Leopold Portman dreams of settling down in Philadelphia’s bucolic suburbs and starting a family with his fiancée, Nora. A talented singer in mourning for her mother, Nora has abandoned a promising opera career and wonders what her destiny holds. Her best friend, Stephen, Leopold’s brother, dithers in his seventh year of graduate school and privately questions Leo and Nora’s relationship. On June 16, 2004, the three are brought together—first for a funeral, then for the Portmans’ annual Bloomsday party. As the long-simmering tensions between them rise, they must confront their pasts and their hopes for the future.
Clever, lyrical, and poignant, The Sixteenth of June delves into the frictions and allegiances of friendships, the murky uncertainty of early adulthood, and the yearning to belong. Offering a nod to James Joyce’s Ulysses, this remarkable novel explores the secrets we keep and the lengths we go to for acceptance and love. It is “a perfect book for fans of Jonathan Tropper, Meg Wolitzer, and, yes, James Joyce” (Star Tribune, Minneapolis).
|Sold by:||SIMON & SCHUSTER|
|File size:||1 MB|
About the Author
Read an Excerpt
The Sixteenth of June
Leopold turns the volume up as the hail comes down, as if he can drown out its sound, the thudding so loud that Nora worries the windshield will crack and across it a giant web will bloom.
She can see the cracked glass, the fingers spreading across the surface in a slow ripple. She takes a deep breath and tries to imagine something more pleasant. We are a happy couple under a shower of rice, she tells herself. Who knows? Such a moment could be lovely, a silent symphony of smiles.
Leo hasn’t said a word about his grandmother since they got the news. There has been no reminiscing, no look of regret while knotting his black tie that morning. He had merely paused in the foyer before they left. “You okay? I know this is the first—” Nora had stopped him with her eyes. The first, the first. It is all firsts. The first meal at a restaurant since. The first movie since. And now this, coming full circle.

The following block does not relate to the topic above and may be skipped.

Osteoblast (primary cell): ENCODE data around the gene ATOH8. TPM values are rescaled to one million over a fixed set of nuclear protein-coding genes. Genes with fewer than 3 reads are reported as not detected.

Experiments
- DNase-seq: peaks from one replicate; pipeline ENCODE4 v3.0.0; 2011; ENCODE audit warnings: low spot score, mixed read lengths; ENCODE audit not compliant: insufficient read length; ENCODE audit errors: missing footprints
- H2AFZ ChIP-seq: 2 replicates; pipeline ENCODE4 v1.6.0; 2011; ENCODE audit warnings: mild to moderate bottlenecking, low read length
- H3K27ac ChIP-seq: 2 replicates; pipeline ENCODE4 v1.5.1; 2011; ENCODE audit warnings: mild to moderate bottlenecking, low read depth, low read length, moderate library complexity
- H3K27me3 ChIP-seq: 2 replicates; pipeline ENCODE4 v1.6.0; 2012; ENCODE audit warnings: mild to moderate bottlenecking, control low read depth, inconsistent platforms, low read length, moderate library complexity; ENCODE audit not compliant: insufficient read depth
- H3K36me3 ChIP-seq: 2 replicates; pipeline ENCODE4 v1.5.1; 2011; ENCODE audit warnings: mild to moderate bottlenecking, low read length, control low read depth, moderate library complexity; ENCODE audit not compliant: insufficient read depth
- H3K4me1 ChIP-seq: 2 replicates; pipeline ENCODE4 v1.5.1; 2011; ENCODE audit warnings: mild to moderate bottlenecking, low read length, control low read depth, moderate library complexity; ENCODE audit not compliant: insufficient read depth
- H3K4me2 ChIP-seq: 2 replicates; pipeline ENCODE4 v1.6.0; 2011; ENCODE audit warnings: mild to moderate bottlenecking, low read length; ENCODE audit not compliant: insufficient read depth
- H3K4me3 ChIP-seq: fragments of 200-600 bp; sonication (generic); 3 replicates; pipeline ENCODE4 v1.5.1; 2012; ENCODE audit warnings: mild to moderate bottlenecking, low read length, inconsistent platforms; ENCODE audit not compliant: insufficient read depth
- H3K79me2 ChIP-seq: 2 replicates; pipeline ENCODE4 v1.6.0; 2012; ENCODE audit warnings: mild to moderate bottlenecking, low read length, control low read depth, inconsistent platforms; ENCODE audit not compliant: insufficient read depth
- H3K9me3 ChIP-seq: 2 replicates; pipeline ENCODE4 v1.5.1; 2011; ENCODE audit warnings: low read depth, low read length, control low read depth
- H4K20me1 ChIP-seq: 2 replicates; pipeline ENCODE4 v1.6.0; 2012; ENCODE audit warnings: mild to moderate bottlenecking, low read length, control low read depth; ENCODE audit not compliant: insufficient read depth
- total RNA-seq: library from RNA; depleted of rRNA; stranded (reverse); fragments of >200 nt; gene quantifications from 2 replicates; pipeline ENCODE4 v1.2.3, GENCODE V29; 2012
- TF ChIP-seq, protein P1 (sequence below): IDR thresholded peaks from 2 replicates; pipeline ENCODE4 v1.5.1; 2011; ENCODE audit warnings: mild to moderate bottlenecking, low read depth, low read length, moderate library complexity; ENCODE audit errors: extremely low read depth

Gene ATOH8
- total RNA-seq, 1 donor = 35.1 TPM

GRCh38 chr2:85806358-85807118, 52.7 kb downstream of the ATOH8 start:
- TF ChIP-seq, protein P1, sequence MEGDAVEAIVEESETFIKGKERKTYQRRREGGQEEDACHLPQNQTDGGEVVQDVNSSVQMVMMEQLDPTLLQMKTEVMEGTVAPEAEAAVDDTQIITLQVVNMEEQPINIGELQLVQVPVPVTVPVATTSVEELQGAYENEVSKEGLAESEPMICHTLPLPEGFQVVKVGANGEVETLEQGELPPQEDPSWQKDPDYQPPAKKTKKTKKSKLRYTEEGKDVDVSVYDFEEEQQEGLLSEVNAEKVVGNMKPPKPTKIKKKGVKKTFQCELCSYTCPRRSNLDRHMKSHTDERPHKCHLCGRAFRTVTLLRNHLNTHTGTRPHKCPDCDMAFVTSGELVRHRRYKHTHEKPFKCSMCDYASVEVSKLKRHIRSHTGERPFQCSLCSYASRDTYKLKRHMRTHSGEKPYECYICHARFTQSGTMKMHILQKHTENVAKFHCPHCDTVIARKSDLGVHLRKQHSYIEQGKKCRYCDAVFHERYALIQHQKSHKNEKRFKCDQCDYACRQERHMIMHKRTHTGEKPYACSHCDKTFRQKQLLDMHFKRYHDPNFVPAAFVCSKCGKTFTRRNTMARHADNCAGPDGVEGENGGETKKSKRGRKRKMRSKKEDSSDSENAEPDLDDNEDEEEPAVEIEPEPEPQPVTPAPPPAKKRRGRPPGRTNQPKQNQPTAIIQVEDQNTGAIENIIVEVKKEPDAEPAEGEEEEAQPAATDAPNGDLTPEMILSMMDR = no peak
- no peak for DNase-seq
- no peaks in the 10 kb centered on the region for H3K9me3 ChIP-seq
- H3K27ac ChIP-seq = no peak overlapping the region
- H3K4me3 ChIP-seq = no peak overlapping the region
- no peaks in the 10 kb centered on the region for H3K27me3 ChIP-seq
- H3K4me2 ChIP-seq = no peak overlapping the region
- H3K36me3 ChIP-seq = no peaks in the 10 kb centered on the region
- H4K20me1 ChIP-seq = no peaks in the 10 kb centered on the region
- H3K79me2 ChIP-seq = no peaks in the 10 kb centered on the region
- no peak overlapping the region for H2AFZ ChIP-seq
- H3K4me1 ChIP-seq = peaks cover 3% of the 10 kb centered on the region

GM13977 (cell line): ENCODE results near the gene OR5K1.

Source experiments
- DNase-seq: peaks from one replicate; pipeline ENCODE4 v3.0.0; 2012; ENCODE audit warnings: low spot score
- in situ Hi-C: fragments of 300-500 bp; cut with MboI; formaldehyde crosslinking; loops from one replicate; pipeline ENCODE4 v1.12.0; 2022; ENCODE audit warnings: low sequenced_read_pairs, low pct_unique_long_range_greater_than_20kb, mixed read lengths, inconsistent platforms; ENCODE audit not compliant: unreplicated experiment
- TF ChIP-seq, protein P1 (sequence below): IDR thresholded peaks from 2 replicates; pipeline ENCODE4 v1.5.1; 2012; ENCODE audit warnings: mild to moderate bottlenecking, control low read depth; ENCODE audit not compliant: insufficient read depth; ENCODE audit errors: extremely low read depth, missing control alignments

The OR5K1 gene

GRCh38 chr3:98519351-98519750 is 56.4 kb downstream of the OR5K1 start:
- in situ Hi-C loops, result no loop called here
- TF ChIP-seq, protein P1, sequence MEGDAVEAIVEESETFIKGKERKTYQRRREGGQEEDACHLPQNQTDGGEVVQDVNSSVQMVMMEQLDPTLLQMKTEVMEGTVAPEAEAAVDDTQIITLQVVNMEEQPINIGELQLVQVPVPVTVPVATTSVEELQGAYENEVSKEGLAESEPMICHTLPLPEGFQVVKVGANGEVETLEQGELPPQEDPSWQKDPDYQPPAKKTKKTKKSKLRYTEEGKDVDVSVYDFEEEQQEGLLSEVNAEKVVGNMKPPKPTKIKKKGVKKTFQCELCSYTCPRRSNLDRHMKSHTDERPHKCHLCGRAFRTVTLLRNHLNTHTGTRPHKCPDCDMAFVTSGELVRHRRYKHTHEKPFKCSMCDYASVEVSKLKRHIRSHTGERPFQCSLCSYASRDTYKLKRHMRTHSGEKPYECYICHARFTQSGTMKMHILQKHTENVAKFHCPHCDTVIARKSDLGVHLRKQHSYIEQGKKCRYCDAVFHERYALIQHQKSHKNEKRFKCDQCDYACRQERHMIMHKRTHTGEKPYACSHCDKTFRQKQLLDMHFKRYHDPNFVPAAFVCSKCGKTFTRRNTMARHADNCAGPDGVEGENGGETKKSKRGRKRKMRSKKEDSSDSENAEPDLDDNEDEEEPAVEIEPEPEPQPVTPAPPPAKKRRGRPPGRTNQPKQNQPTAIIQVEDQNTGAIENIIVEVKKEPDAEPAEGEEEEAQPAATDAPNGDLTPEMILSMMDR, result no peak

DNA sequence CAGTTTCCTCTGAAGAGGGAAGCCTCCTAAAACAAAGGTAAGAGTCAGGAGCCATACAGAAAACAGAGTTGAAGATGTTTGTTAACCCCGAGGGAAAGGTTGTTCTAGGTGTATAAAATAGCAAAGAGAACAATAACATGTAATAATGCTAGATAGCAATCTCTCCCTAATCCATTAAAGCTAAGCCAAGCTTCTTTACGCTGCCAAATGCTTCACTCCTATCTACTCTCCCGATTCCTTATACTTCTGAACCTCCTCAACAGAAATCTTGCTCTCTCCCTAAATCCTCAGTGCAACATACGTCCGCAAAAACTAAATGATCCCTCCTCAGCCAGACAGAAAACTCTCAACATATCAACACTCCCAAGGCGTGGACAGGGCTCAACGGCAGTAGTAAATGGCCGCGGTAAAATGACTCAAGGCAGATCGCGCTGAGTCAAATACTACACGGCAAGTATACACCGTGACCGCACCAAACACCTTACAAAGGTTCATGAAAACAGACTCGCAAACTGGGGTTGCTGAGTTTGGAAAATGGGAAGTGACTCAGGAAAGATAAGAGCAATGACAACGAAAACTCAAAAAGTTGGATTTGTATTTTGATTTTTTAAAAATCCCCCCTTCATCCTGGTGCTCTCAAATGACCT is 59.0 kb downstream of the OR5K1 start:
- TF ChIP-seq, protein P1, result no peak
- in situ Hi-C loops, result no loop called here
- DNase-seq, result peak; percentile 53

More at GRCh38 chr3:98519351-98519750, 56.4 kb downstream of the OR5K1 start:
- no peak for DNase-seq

Ten miles of highway behind them, Philly’s skyline lost in the rearview. Leo is relaxed beside her, in pilot mode. He adjusts the dials and knobs and vents, attuned to his instrument. Leo is most at peace like this, filled with the pure act of driving. He would make a happy chauffeur.
Nora leans back against the headrest. There will be no nap; she feels too frazzled. But she sees music when she closes her eyes, and this soothes her.
She has always been able to do this, ever since she was a girl. A better hobby than books because no one knows she’s doing it. No one ever peeks over her shoulder to say, “ ‘The Very Thought of You!’ Is that the Ella Fitzgerald version?”
Black notes float across the white page. It is the opening riff, Ray Noble’s score. The very thought of you / And I forget to do / The little ordinary things / That everyone ought to do.
She can tell how the notes want to play out, how they are hopeful, lifting up, an easy springtime swing. The song is flirty, but she wonders about doing it in B-flat, her voice molasses instead of a bird. Sometimes the thought of someone isn’t delicate, feathered, about to take flight. Sometimes it is a weight, syrupy and thick—
Reading Group Guide
This reading group guide for The Sixteenth of June includes an introduction, discussion questions, ideas for enhancing your book club, and a Q&A with authorMaya Lang. The suggested questions are intended to help your reading group find new and interesting angles and topics for your discussion. We hope that these ideas will enrich your conversation and increase your enjoyment of the book.